It is not unusual for cats to suffer from chronic ear infections over the course of months or even years. Affected cats often have underlying problems in their ears that lead to secondary infections. Any cat with ongoing ear infections should be assessed for middle ear problems, polyps, ear mites and even tumors. Allergies and other systemic disorders may also lead, indirectly, to otitis.
Keep in mind that ear mites are a serious condition, and treatment should not be delayed. Ear mites cause your cat extreme discomfort, and can cause secondary infections and affect the cat’s hearing.
Most cats with inflamed or infected ears look and act uncomfortable: They scratch their ears repeatedly, tilt or shake their heads, and may have a lop-sided appearance because of the painful ear. The external ear canal itself is often filled with fluid and debris. A diagnosis may require thorough ear-cleaning under anesthesia, saving the cat a great deal of discomfort. Cats who scratch and shake their heads relentlessly may break small blood vessels within the external ear flap, or pinna, leading to dramatic swelling known as an aural hematoma. Clearly, if your cat shows some discomfort or swelling in or on her ear, she should be seen by a veterinarian.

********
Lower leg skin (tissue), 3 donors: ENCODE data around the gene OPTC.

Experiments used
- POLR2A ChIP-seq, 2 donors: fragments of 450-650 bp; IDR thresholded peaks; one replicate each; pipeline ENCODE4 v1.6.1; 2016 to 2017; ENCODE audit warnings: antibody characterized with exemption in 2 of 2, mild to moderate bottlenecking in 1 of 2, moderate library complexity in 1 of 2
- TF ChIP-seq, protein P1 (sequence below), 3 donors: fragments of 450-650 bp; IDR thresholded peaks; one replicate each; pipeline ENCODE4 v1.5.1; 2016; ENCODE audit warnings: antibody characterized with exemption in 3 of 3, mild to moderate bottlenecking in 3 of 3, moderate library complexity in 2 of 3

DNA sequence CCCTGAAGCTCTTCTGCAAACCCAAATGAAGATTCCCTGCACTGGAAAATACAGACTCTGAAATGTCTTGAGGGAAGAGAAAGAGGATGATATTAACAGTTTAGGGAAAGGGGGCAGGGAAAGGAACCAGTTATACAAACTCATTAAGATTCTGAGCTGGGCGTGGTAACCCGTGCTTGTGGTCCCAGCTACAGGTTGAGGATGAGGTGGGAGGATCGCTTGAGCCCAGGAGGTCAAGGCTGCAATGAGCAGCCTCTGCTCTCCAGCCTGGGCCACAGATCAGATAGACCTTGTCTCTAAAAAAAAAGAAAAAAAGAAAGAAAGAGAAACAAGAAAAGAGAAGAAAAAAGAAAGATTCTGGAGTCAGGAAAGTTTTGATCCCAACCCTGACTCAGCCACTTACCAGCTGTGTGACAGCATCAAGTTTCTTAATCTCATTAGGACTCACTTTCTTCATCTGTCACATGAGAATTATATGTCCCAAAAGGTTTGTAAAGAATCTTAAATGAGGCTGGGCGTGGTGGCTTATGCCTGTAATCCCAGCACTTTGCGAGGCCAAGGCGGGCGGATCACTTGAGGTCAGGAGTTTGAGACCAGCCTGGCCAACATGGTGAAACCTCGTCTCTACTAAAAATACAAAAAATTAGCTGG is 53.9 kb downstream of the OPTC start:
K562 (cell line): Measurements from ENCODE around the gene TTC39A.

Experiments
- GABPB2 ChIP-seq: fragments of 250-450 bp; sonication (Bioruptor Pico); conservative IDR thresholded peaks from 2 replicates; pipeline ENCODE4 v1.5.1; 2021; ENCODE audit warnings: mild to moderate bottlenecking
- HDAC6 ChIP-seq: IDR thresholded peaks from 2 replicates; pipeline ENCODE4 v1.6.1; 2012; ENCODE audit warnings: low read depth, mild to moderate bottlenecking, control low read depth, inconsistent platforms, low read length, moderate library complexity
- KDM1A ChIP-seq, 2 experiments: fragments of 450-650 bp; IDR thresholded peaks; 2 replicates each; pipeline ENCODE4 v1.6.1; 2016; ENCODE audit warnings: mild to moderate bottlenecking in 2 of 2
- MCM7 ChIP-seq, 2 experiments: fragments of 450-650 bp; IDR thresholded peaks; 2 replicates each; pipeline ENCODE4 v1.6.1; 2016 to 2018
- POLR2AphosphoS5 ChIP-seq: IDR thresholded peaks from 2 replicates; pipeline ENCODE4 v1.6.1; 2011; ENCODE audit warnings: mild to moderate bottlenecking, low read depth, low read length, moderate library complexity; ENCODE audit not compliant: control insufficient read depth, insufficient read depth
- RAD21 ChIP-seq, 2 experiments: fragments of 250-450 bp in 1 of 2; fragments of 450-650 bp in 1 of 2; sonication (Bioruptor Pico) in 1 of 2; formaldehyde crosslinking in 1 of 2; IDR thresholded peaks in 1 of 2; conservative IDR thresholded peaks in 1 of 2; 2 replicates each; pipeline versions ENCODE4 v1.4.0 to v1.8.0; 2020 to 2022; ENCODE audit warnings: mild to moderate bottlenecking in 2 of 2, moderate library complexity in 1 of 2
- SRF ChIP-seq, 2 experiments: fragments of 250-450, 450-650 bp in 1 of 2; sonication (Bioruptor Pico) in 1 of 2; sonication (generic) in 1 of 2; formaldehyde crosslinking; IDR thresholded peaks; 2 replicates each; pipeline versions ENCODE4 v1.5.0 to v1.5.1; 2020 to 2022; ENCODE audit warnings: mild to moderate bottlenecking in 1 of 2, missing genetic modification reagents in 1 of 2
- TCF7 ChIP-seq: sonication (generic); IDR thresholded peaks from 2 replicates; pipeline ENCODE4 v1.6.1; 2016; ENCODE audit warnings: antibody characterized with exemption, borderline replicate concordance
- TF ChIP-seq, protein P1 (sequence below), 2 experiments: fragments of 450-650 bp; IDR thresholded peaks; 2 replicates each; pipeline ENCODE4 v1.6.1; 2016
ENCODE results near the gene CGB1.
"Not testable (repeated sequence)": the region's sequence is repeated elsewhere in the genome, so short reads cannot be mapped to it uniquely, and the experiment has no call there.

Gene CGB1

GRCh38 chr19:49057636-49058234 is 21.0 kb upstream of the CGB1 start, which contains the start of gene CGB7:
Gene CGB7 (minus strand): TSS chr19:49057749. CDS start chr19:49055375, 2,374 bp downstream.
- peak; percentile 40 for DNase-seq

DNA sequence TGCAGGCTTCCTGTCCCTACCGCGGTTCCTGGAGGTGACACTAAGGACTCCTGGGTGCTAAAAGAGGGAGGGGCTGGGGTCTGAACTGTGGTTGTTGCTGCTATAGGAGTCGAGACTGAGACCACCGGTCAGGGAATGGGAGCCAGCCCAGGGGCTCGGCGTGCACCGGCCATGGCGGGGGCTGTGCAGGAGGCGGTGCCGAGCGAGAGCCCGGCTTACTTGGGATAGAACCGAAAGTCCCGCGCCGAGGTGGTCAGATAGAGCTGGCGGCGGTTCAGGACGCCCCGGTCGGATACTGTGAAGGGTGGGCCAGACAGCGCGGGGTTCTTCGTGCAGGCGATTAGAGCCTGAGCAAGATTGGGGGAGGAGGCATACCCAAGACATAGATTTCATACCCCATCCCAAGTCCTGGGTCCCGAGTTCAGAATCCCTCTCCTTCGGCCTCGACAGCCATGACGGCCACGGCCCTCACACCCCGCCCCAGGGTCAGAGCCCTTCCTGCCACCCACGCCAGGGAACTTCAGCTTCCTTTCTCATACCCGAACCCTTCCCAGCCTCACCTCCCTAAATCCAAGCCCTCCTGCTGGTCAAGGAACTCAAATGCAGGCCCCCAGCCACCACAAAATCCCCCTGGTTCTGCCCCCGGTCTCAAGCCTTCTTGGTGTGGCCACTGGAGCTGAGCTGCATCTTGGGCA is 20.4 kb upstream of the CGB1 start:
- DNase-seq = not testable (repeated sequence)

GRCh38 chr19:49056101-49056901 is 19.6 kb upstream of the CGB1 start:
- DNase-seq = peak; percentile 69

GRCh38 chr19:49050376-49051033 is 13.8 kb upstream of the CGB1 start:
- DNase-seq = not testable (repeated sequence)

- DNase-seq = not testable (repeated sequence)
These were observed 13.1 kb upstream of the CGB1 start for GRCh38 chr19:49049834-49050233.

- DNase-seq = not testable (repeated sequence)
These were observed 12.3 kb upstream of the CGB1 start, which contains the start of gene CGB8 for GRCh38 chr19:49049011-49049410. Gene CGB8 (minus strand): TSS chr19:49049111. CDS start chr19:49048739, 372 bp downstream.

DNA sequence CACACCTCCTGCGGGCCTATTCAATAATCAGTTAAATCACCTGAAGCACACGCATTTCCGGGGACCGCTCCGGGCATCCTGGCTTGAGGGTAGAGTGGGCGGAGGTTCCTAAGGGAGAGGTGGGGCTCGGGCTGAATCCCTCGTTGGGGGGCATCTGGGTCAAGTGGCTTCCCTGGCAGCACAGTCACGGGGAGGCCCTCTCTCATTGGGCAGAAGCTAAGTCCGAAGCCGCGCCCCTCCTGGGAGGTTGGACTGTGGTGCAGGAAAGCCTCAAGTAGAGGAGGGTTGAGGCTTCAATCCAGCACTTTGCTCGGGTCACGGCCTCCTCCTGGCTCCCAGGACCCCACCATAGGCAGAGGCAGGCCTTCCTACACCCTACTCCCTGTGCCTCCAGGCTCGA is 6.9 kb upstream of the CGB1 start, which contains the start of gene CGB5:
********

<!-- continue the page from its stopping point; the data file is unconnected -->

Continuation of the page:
Treatment for otitis may be as simple as applying a few drops of ear medicine daily, or as involved as pursuing the cause of an allergy or addressing an underlying disease. Because each animal’s situation is different, your veterinarian will outline a treatment plan targeted specifically for your pet. With careful management, you can help resolve today’s infection and prevent it from recurring.